The second point I found interesting...
"While greater appeals in general to status quo identifiers benefit the DPP’s electoral chances, redefining the status quo — for example to focus on strengthening the quality of Taiwan’s democracy — may provide a better means to this end."
It is easy to see the logic behind that point; after all there does not appear to be anywhere else to go for a DPP intent on replacing its' charter support for de jure independence. All they can do is make noises about how China needs to change to become more like Taiwan before they would support unification.

However, I still think this is a mistake. If they are going to insist on something like that at all, it would be better to state the object at a higher level of abstraction as governance or systems of governance rather than democracy. The reason for this is that the term "democracy" necessarily implies electoral mechanisms, and these are not necessarily the best (and may in many cases be the worst) and certainly not the only means for establishing and sustaining social orders. Whilst a commitment to "strengthening the quality of democracy" sounds like a relatively safe substitute for de-jure independence as a means of articulating opposition to rule from the government in Beijing, it may also commit the DPP to all kinds of votist idiocies where alternative means of sustaining social order might have worked better. In particular, I am thinking of private property rights, optional purchasing agreements for major infrastructure projects and the despised Land Theft Act and the Urban Renewal Act which facilitate such projects by simply legalizing theft. The problem lies with the fact that both of those pieces of legislation rest upon the democratic, utilitarian premise that the many get to violate the rights of the few on the basis of contestable "public interest" claims. If I were asked what I would alter the DPP's de jure independence clause to, I would say "depoliticization" as I continue to argue repeatedly.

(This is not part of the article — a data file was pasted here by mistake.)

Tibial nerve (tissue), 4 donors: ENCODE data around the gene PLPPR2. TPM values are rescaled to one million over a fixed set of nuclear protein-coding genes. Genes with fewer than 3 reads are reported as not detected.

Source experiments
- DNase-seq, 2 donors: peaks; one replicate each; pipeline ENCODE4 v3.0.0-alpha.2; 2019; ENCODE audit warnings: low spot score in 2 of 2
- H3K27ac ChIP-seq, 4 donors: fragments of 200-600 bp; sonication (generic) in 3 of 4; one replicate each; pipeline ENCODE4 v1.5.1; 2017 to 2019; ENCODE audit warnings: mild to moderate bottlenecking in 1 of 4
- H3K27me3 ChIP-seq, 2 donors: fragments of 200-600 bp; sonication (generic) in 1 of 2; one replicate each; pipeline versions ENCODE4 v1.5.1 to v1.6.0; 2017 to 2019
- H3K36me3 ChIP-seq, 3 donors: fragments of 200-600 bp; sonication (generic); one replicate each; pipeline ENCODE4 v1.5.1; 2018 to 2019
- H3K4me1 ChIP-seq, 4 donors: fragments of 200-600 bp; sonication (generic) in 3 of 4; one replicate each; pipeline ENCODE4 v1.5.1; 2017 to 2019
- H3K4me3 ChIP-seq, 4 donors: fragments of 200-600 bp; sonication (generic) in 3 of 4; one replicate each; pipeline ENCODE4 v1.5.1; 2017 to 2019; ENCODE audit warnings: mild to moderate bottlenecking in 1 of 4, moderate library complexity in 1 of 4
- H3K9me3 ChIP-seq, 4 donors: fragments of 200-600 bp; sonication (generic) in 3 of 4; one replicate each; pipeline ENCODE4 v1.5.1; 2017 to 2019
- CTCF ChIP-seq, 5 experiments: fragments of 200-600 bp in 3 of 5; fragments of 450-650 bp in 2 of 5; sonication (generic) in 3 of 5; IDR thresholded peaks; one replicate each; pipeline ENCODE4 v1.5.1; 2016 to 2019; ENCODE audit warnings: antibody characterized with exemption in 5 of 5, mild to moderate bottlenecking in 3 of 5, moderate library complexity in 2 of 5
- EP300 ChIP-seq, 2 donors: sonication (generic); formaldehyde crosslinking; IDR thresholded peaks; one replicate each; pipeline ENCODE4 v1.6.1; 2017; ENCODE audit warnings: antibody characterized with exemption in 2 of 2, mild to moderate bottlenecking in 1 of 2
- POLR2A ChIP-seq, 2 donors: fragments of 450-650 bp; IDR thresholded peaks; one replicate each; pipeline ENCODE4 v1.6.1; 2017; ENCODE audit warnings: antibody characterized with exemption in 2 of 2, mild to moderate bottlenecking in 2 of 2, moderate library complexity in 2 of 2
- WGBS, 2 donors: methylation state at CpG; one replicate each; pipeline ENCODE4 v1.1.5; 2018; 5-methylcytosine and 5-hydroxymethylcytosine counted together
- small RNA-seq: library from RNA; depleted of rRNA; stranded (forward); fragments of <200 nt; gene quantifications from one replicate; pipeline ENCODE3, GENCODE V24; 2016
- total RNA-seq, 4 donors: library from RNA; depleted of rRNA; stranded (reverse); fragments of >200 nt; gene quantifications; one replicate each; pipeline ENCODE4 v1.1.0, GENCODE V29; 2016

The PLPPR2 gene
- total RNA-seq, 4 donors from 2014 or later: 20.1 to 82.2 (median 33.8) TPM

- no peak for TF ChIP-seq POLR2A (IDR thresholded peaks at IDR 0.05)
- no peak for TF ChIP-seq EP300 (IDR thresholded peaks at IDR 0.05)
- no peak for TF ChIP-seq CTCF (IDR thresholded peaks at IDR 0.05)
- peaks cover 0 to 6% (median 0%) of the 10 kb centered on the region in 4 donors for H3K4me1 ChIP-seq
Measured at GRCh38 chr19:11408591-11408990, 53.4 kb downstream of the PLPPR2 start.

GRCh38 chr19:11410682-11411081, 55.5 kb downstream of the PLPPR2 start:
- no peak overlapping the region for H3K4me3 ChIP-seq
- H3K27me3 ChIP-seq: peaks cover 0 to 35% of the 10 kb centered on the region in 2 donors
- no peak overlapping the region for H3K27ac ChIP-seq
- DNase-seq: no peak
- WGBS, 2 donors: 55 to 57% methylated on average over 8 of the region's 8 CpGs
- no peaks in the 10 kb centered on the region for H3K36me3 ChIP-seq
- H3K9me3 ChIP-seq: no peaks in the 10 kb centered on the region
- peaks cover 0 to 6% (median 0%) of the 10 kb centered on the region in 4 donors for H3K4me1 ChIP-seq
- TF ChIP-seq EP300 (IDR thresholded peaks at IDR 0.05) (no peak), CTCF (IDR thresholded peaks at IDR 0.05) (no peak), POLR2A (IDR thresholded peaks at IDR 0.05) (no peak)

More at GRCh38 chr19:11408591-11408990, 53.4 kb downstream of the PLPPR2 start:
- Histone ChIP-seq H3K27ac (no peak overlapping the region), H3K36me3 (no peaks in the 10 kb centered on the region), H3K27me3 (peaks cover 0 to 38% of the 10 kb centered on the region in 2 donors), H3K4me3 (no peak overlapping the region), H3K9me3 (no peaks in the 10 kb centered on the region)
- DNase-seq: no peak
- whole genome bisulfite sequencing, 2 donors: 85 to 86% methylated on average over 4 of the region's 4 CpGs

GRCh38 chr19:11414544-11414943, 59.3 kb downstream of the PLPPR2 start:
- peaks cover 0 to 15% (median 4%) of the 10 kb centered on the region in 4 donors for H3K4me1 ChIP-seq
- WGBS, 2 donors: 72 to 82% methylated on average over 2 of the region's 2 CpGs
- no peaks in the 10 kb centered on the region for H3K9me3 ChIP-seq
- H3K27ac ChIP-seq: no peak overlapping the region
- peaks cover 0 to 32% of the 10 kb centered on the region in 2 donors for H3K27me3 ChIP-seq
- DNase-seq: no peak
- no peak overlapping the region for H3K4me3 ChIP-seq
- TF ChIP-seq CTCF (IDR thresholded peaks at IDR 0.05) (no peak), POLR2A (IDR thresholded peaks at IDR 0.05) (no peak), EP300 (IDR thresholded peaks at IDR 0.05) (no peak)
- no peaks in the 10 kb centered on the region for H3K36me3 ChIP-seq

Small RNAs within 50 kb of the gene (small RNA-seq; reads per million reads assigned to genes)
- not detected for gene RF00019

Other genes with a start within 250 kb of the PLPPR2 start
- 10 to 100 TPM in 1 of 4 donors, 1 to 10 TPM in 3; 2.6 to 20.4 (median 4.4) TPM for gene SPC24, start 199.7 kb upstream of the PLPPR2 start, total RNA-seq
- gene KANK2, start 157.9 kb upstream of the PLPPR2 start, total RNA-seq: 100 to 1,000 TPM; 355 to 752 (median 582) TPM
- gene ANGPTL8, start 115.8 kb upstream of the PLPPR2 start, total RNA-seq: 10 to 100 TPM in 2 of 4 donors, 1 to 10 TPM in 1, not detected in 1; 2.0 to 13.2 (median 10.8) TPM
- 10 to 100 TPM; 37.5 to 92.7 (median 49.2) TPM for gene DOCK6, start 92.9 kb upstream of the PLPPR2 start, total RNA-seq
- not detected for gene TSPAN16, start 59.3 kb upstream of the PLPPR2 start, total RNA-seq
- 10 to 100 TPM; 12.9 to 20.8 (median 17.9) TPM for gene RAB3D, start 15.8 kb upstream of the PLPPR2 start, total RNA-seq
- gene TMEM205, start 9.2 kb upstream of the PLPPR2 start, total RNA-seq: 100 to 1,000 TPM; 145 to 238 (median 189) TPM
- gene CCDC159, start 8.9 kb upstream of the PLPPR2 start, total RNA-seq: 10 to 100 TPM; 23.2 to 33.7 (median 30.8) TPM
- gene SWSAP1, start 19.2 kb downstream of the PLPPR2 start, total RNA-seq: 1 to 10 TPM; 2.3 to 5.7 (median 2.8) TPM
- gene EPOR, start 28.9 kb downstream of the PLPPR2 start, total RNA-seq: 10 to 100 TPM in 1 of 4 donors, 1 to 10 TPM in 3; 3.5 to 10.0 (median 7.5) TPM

On the other hand, a commitment to "strengthening the quality of democracy" might allow the DPP to pull an unexpected move or two. For instance, they could argue for dropping the nationality requirement for election to public office. That would allow Chinese and other nationality candidates to directly stand for election in Taiwan and to explicitly compete with Taiwanese politicians. The possible advantage of that is not that the foreign candidates would be better politicians and administrators, though in some cases they might, but that Chinese candidates may force Taiwanese candidates from the KMT to move closer to the DPP. Competition with the Taiwanese may in turn affect Chinese candidates and require them to adopt policies that more Taiwanese would support - possibly to the frustration of the government in Beijing. Imagine for instance a Chinese candidate in a Taiwanese election; in order to win election, he or she is going to have to make significant overtures to an electorate worried about annexation in order to garner votes. In so doing, the fact that the candidate is Chinese may mean he or she will have to go much further than a Taiwanese candidate would be willing (or able) to do. These may include things like more transparent oversight of trade agreements. The logic here is similar to the claim that Richard Nixon was able to carry public support in opening talks with Deng Xiaoping only because he had previously established anti-communist credentials in the U.S. media.

However, I am not in favour of voting on other people's values for basically the same reason I am opposed to cannibalism. I'd rather have competing and cooperating systems of private governance that tend to respect individual property rights and to produce more efficient outcomes. Of course that may be dismissed as unrealistic, but I don't see that I have any other acceptable choice than to support liberalization and depoliticization against centralized, monopolistic, Statist forms of governance whether of the red, blue or green variety.


I see J.M. Cole has published a piece about the DPP's independence clause at the Diplomat.

Typhoon Matmo & Vegetable Prices

Typhoon Matmo made landfall earlier this morning; I had to wait until lunchtime for it to pass and take the dogs out to the park. There is no significant damage, just leaves all over the ground and a few broken branches. There is however, an editorial in the Taipei Times complaining about the spike in vegetable prices over the last couple of days before the typhoon hit.